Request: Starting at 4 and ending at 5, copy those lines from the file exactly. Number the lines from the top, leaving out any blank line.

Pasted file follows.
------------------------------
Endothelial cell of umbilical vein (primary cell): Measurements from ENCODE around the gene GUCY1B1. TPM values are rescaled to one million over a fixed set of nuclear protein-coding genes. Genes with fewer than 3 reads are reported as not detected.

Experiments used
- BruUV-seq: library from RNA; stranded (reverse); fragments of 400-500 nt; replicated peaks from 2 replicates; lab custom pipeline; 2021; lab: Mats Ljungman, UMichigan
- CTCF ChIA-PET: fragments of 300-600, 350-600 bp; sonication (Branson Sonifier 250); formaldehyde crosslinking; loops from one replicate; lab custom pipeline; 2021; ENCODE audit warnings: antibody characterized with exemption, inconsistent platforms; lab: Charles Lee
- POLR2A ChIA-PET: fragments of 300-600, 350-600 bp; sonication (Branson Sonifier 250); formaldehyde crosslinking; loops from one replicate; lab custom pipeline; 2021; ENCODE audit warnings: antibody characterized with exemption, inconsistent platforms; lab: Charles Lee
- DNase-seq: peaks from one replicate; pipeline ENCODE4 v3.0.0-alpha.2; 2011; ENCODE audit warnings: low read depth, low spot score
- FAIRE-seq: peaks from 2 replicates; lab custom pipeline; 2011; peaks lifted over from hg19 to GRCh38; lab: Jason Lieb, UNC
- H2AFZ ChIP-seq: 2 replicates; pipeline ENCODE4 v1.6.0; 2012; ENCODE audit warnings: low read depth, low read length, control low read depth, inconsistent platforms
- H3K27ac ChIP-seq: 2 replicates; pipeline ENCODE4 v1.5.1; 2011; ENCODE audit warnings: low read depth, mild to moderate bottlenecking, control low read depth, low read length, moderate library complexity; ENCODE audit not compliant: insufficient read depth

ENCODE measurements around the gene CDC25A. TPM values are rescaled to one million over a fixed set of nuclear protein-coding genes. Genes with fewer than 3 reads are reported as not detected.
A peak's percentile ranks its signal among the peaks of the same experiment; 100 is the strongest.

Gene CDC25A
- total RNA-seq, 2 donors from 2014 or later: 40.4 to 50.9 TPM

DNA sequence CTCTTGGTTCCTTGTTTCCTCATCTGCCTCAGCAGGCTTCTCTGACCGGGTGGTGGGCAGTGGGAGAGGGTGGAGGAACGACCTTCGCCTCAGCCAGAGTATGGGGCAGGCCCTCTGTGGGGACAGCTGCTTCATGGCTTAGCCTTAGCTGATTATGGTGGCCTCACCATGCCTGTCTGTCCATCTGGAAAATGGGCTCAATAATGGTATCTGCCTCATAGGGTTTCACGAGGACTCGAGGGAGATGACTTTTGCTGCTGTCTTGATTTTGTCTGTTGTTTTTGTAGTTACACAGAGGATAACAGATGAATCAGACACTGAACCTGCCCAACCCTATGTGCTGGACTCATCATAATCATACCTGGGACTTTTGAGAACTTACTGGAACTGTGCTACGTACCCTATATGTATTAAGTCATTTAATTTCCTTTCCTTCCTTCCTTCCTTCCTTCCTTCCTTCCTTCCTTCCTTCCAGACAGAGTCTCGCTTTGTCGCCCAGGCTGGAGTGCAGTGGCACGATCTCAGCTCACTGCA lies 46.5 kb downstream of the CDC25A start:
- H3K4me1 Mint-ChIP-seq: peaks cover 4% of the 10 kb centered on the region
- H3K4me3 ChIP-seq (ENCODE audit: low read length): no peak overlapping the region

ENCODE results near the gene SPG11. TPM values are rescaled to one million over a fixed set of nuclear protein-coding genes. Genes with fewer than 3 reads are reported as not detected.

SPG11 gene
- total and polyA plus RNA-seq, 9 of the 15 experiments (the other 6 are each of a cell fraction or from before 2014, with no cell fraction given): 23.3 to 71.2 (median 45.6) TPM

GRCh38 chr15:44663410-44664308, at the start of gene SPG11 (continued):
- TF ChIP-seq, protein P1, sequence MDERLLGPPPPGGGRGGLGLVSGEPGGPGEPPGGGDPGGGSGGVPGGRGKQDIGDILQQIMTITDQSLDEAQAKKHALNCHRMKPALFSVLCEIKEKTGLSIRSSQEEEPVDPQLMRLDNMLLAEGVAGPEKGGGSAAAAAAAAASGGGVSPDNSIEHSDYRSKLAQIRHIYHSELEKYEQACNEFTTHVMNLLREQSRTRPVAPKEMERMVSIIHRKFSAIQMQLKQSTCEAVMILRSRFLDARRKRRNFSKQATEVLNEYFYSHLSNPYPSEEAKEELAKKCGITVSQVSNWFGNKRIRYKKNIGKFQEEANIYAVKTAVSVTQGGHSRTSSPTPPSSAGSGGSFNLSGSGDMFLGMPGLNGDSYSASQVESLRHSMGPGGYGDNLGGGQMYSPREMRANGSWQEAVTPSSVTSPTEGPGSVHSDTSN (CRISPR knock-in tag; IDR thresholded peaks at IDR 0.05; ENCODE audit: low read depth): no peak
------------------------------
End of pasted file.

- CTCF ChIA-PET: fragments of 300-600, 350-600 bp; sonication (Branson Sonifier 250); formaldehyde crosslinking; loops from one replicate; lab custom pipeline; 2021; ENCODE audit warnings: antibody characterized with exemption, inconsistent platforms; lab: Charles Lee
- POLR2A ChIA-PET: fragments of 300-600, 350-600 bp; sonication (Branson Sonifier 250); formaldehyde crosslinking; loops from one replicate; lab custom pipeline; 2021; ENCODE audit warnings: antibody characterized with exemption, inconsistent platforms; lab: Charles Lee